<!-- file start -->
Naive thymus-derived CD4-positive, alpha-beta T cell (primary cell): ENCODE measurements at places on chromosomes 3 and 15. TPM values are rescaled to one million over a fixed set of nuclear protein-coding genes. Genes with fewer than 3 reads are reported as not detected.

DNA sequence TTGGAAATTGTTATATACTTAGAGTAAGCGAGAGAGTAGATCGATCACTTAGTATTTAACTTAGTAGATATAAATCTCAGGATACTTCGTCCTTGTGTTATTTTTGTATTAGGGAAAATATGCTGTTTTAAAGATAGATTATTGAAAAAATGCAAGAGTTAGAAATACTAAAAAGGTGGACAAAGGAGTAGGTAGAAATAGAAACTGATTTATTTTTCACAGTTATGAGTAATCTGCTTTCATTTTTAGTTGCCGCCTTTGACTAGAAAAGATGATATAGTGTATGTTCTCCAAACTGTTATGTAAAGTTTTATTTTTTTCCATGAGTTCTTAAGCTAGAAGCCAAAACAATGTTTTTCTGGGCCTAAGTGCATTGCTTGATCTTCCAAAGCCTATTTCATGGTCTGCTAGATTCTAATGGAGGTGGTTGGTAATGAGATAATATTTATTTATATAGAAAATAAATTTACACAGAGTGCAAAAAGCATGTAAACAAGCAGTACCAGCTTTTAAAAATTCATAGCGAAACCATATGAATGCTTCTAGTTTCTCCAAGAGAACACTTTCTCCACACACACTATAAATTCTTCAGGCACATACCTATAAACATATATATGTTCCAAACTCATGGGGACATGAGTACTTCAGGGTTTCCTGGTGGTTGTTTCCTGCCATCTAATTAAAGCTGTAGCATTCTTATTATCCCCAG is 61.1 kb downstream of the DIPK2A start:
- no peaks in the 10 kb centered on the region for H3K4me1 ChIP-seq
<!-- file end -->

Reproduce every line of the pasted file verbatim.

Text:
Naive thymus-derived CD4-positive, alpha-beta T cell (primary cell): ENCODE measurements at places on chromosomes 3 and 15. TPM values are rescaled to one million over a fixed set of nuclear protein-coding genes. Genes with fewer than 3 reads are reported as not detected.

DNA sequence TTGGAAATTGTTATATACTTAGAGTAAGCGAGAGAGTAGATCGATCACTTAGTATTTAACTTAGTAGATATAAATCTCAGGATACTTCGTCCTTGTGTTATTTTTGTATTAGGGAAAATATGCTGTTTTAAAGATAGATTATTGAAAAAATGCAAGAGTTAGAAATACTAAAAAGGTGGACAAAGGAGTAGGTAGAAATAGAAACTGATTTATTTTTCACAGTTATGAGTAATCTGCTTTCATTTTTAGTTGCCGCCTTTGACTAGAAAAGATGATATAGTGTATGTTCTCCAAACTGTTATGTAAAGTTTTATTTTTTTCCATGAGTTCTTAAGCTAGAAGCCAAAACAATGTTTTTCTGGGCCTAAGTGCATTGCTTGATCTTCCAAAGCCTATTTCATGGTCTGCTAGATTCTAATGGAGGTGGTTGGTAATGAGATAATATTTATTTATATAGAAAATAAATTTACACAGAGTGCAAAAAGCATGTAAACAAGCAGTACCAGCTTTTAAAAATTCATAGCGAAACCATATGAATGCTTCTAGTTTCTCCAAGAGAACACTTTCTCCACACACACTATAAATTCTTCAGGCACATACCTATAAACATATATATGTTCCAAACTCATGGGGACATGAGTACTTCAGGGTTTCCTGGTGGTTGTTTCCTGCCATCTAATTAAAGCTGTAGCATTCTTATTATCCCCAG is 61.1 kb downstream of the DIPK2A start:
- no peaks in the 10 kb centered on the region for H3K4me1 ChIP-seq